Authors: David Essex
One boy’s journey from a life on the streets to the glory of the boxing ring.
Albert Kemp is a lonely widower, whose only son was killed in the war. Now, in 1953, he is working in a pub by the railway arches. Downstairs is a traditional bar, upstairs is a famous boxing gym. It is here that Albert brings Danny, a fatherless boy who he rescues from gang life on the streets.
But as Danny begins to grow into a champion, the predators start to circle, luring him with glittering promises back into a life of crime in the corrupt world of match fixing. Will Danny listen to his wise old mentor? Or will the prospect of fame and money be too tempting?
For Mum and Dad
FLAMING June. Bloody typical.
Albert Charles Kemp smiled at the bedraggled street party. The flags were soaked, the kids’ jelly only just edible. Despite the rain, this was a special day, a new Queen crowned and nothing would stop the celebrations. Nothing apart from the weather could rain on this parade.
East London may have been battered and bombed in the Blitz, but these people were brave, proud and full of love for the Royal Family. They had long memories too, remembering the new Queen Mother’s many trips to East London and how she’d helped lift morale through the bad times. Their affection for her and her family was overflowing, filling every street party with
God Save the Queen
and the exciting sense of a new beginning.
Together with a small crowd of locals, Albert had watched the history-making ceremony on a black-and-white television through a local electrical shop window. Now he watched the families dressed in their Sunday best, kids running here and there, mums and dads talking, singing, dancing; a community united. As he walked through the streets full of bunting, Albert felt a sense of belonging. These rough and ready neighbours were his people, these were his streets and this was his home.
Albert lived in a rented, one-bedroom flat on top of a shop that sold second-hand toot. The owner, Simon, never tired of looking, searching, for that elusive Fabergé egg, or an old master in someone’s unsuspecting attic. A lover of Sousa’s marching music and with a military, waxed moustache to match, Simon and his merchandise belonged to a bygone age. Whenever he saw Albert, Simon would give his usual military-style salute, delivered in a battered German helmet from the war. It had made Albert smile the first few times, but had now become tedious.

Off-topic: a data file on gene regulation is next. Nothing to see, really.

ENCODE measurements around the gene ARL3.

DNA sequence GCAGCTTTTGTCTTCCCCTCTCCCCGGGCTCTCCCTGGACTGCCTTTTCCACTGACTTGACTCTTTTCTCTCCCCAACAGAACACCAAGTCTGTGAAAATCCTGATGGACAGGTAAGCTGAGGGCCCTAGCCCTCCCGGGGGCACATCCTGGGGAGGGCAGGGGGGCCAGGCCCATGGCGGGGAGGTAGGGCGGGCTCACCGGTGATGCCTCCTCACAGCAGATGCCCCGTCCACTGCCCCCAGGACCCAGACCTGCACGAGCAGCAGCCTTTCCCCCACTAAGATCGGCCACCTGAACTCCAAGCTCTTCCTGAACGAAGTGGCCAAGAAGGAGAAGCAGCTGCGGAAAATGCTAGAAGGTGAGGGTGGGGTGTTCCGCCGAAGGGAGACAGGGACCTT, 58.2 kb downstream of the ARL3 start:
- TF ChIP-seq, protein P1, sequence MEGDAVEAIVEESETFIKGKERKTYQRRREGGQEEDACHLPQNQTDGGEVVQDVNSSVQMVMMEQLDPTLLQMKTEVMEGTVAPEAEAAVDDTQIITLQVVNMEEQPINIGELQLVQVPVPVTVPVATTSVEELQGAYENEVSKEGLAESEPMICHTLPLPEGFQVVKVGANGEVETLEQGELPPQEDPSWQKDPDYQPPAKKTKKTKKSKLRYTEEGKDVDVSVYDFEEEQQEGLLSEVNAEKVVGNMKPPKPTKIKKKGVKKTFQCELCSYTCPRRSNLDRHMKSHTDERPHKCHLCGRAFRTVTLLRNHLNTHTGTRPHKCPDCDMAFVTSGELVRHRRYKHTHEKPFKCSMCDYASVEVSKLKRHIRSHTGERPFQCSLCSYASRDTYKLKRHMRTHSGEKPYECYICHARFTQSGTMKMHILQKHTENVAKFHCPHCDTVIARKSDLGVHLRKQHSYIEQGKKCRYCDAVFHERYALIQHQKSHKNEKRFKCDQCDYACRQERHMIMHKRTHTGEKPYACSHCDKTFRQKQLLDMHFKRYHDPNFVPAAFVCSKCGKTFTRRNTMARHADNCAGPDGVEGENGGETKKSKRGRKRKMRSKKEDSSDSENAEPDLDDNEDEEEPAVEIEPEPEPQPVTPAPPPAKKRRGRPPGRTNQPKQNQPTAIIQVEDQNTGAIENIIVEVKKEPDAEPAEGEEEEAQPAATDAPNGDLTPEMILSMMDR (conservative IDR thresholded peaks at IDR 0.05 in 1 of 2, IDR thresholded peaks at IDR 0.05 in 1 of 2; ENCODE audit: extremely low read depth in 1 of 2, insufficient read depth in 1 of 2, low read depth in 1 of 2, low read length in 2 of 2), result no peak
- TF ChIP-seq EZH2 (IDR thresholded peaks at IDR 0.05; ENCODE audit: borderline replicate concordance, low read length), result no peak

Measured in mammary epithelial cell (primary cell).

Albert reached his front door.
“Greetings, Kemp,” called Simon, a Union Jack flag draped around his shoulders like a greatcoat.
Albert nodded with a smile of recognition, put his hand through the letter box and reached for the key to his flat.
In 1953, a door key hanging down on a piece of string through the letter box or under the door mat was the norm in this part of the world. Most of the time, front doors were just left open. Turning his back on a spirited version of the Hokey Cokey kicking off a few doors down, Albert turned the key and went in.
The stairs to his flat creaked reassuringly underneath the cracked brown linoleum. He had climbed this wooden hill so many times that the familiar worn beige and faded pink wallpaper, the nondescript stairwell, felt like home. For better or worse, it was home.
Trying hard to ignore the smell of boiled cabbage that often seemed to prevail, Albert hummed
Land of Hope and Glory
as he progressed slowly up the stairs. Reaching the worn welcome mat on his threshold, he fumbled through his grey raincoat for a second key to open the half-glazed ill-fitting door to his world.
Not that this world was that important to Albert. Two rooms, a few memories and a roof over his head was good enough. A head that once boasted dark and curly hair had now matured with age to silver. A face still handsome, but battered by almost sixty years of struggle. A tough life of World Wars, hard work and the open wounds of faded glory. Still a fit man, Albert had the face of a boxer and the heart of a lion.
Once inside, he closed the door, took off his wet raincoat and hung up his brown trilby hat: a hat he was very proud of, bought from a milliner in the West End to celebrate the end of World War Two.
Rocky, Albert’s pet budgie, cheeped a cheery hello as if sensing the excitement in the air flowing from the streets below, while Albert filled the kettle, put a shilling in the meter and lit the gas. In the corner, a comfortable but worn old armchair sat and waited patiently for its owner. On it, Albert had placed a regal cushion recently bought from Simon at a bargain price, commemorating the Coronation of Queen Elizabeth II. He was proud of that.
The kettle’s homely whistle spluttered with a head of steam and competed with Rocky’s cheerful chirping and a chorus of
Knees Up Mother Brown
from the street below. Albert washed out the lived-in teapot and spooned tea leaves into it. Tea-making ritual concluded, cup in hand, Albert decided to engage his flatmate in conversation.
“Good bird, Rocky.”
Rocky responded with a dance of excitement and some manic chirping as Albert unlatched the cage. With a whisper of wind, the budgie took flight, stopping to perch on the room’s plastic cream lampshade. Albert took to his armchair, tea in hand. Alone as usual.
His wife, Vera, had died six years ago. The doctors had said it was cancer, but Albert knew it was really from a broken heart. Losing their only son Tommy at the beginning of the war had been a devastating blow for both of them. They said time was a healer, but time had never really healed the heartbreak of Tommy or the loss of Albert’s first and only love. It had left scars. But Albert was not a man to wear his heart on his sleeve and he kept the hurt well hidden.